This research was funded by the National Natural Science Foundation of China (32202472), Jiangsu Seed Industry Revitalization ‘Jie Bang Gua Shuai’ project (JBGS [2021]017), the National Key R&D Program of China (2020YFD1000300), and the China Agriculture Research System (CARS-24).

Institutional Review Board Statement

Not applicable.

Informed Consent Statement

Not applicable.

Data Availability Statement

Not applicable.

Conflicts of Interest

The authors declare no conflict of interest.


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Figure 1. Chromosomal locations of lotus NAC genes. The brown sticks represent the chromosomes, and the chromosome numbers are shown on top of the sticks. The lengths of the chromosomes are on the left of the figure.
Figure 1. Chromosomal locations of lotus NAC genes. The brown sticks represent the chromosomes, and the chromosome numbers are shown on top of the sticks. The lengths of the chromosomes are on the left of the figure.
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Figure 2. Neighbor-joining phylogenetic tree of the NAC family in lotus and Arabidopsis.
Figure 2. Neighbor-joining phylogenetic tree of the NAC family in lotus and Arabidopsis.
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Figure 3. The structures of NAC genes and NAC proteins. The left represents the phylogenetic relationship of NAC genes. The middle represents the conserved motifs in NAC proteins, in which different colors represent different motifs. The right represents the intron–exon structures of NAC genes. The exons, introns, and untranslated regions (UTRs), are indicated by the green boxes, black lines, and yellow boxes, respectively.
Figure 3. The structures of NAC genes and NAC proteins. The left represents the phylogenetic relationship of NAC genes. The middle represents the conserved motifs in NAC proteins, in which different colors represent different motifs. The right represents the intron–exon structures of NAC genes. The exons, introns, and untranslated regions (UTRs), are indicated by the green boxes, black lines, and yellow boxes, respectively.
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Figure 4. The cis-acting elements in the promoters of soybean SRS genes.
Figure 4. The cis-acting elements in the promoters of soybean SRS genes.
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Figure 5. Relative expression levels of lotus NAC genes. qRT-PCR analyses of plants treated with NaCl (A), ABA (B), and ABA + FL (C). Independent t-tests demonstrated that there was significant difference (* p <0.05, ** p < 0.01).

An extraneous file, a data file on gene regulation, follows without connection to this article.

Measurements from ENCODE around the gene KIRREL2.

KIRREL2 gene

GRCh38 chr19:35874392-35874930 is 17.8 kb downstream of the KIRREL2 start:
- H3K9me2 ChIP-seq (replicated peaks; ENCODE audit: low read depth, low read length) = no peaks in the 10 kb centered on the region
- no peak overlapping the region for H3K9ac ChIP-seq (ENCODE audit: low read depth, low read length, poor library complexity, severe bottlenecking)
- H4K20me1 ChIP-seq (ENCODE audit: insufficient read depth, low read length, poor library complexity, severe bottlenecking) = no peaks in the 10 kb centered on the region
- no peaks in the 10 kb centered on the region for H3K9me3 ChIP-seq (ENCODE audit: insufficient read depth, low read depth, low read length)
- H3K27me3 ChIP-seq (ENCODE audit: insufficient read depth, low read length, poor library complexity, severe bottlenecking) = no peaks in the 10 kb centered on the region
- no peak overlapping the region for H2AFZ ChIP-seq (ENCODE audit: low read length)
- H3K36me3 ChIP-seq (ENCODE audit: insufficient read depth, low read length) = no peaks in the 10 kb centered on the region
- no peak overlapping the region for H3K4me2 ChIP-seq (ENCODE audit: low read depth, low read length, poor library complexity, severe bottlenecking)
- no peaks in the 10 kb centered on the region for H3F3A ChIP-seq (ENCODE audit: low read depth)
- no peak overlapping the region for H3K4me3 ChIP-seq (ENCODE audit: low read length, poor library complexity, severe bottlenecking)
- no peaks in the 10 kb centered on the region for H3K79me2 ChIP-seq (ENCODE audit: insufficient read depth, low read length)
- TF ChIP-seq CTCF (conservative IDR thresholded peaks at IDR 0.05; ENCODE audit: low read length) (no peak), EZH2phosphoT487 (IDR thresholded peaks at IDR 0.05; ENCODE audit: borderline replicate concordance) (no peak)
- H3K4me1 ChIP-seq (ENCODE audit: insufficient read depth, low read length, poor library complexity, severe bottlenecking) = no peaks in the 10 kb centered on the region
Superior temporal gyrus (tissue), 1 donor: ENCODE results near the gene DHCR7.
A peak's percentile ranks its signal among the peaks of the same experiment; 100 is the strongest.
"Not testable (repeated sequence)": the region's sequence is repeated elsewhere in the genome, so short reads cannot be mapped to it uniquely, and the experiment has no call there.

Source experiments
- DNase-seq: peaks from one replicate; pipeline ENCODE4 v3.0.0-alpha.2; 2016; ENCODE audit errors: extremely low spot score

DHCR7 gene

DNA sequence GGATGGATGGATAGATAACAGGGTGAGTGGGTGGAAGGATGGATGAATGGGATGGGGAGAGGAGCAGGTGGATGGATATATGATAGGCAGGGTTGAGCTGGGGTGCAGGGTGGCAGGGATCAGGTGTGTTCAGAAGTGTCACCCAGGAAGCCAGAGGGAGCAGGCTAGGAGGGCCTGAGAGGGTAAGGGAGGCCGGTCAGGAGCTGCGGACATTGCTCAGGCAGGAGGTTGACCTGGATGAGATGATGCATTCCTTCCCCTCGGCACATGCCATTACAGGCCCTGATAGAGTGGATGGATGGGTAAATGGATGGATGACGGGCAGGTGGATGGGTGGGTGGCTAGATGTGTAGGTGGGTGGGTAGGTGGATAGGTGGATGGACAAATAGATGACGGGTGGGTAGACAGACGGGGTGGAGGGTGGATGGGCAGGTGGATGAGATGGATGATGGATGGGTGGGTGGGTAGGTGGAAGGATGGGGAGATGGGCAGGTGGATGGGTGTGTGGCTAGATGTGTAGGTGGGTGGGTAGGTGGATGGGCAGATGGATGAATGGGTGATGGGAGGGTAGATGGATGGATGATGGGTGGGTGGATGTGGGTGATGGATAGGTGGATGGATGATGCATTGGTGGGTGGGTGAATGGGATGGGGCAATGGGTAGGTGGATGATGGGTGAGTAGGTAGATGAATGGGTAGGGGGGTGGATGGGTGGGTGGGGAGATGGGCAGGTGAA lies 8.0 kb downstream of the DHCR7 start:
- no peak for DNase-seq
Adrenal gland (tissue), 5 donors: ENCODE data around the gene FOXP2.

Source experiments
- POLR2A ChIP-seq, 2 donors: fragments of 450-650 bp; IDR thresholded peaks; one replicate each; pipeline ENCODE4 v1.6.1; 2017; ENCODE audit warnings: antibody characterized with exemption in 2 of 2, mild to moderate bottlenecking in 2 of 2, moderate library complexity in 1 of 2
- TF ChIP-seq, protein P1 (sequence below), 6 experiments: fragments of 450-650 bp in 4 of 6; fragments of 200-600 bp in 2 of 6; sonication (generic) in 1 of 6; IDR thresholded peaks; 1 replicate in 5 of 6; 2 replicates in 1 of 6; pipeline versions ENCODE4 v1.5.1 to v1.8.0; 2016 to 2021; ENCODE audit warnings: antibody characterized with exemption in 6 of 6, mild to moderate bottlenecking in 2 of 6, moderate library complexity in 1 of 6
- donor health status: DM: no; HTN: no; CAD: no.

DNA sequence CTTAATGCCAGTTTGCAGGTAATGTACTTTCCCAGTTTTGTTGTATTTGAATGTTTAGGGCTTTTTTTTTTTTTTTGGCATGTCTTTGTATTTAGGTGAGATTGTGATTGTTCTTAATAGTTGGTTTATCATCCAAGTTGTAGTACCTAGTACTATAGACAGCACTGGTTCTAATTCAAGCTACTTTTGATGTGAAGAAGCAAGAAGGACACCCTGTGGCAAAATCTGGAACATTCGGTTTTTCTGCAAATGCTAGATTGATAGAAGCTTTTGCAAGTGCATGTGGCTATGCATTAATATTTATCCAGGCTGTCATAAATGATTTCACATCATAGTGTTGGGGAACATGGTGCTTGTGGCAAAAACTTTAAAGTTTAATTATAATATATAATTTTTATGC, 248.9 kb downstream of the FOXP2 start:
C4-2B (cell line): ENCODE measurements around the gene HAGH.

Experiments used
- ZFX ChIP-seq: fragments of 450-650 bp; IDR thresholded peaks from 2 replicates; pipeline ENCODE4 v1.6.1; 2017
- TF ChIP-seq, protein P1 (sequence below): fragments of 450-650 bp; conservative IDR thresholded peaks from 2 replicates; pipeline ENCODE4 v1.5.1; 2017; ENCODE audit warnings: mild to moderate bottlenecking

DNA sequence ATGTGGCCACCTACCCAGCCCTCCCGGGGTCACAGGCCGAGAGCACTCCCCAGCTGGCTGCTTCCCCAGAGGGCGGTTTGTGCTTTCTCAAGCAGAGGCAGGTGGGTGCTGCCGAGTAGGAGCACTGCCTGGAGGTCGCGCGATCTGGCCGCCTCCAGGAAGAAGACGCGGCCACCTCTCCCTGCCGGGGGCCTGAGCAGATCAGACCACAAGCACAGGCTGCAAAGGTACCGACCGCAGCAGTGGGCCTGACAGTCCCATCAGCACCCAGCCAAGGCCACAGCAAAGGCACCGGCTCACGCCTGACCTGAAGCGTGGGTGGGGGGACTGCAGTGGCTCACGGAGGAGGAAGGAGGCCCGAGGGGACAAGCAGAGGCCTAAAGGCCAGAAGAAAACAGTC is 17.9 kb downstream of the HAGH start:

Figure 5. Relative expression levels of lotus NAC genes. qRT-PCR analyses of plants treated with NaCl (A), ABA (B), and ABA + FL (C). Independent t-tests demonstrated that there was significant difference (* p <0.05, ** p < 0.01).
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Figure 6. Subcellular localization of the soybean NAC proteins. The first row of pictures above is a control, and those below it are the NnNAC016, NnNAC025, and NnNAC070 proteins. Scale bars = 25 μm.
Figure 6. Subcellular localization of the soybean NAC proteins. The first row of pictures above is a control, and those below it are the NnNAC016, NnNAC025, and NnNAC070 proteins. Scale bars = 25 μm.
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Figure 7. Transcription activation analysis of the three selected ANC proteins. (A) The diagram shows the structure of the fusion plasmid. (B) Transcription activation analysis of the nine selected NAC proteins. pGBKT7 was used as a negative control.
Figure 7. Transcription activation analysis of the three selected ANC proteins. (A) The diagram shows the structure of the fusion plasmid. (B) Transcription activation analysis of the nine selected NAC proteins. pGBKT7 was used as a negative control.
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Table 1. The NAC genes and properties of the deduced proteins in lotus root.
Table 1. The NAC genes and properties of the deduced proteins in lotus root.
Gene NameGene IDGenomic (bp)Transcript (bp)CDS (bp) Amino Acid Residues (aa) pI MW (KDa)
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Zhao, S.; Jiang, T.; Zhang, Y.; Zhang, K.; Feng, K.; Wu, P.; Li, L. Identification of the NAC Transcription Factors and Their Function in ABA and Salinity Response in Nelumbo nucifera. Int. J. Mol. Sci. 2022, 23, 12394.

AMA Style

Zhao S, Jiang T, Zhang Y, Zhang K, Feng K, Wu P, Li L. Identification of the NAC Transcription Factors and Their Function in ABA and Salinity Response in Nelumbo nucifera. International Journal of Molecular Sciences. 2022; 23(20):12394.

Chicago/Turabian Style

Zhao, Shuping, Tao Jiang, Yao Zhang, Kailing Zhang, Kai Feng, Peng Wu, and Liangjun Li. 2022. "Identification of the NAC Transcription Factors and Their Function in ABA and Salinity Response in Nelumbo nucifera" International Journal of Molecular Sciences 23, no. 20: 12394.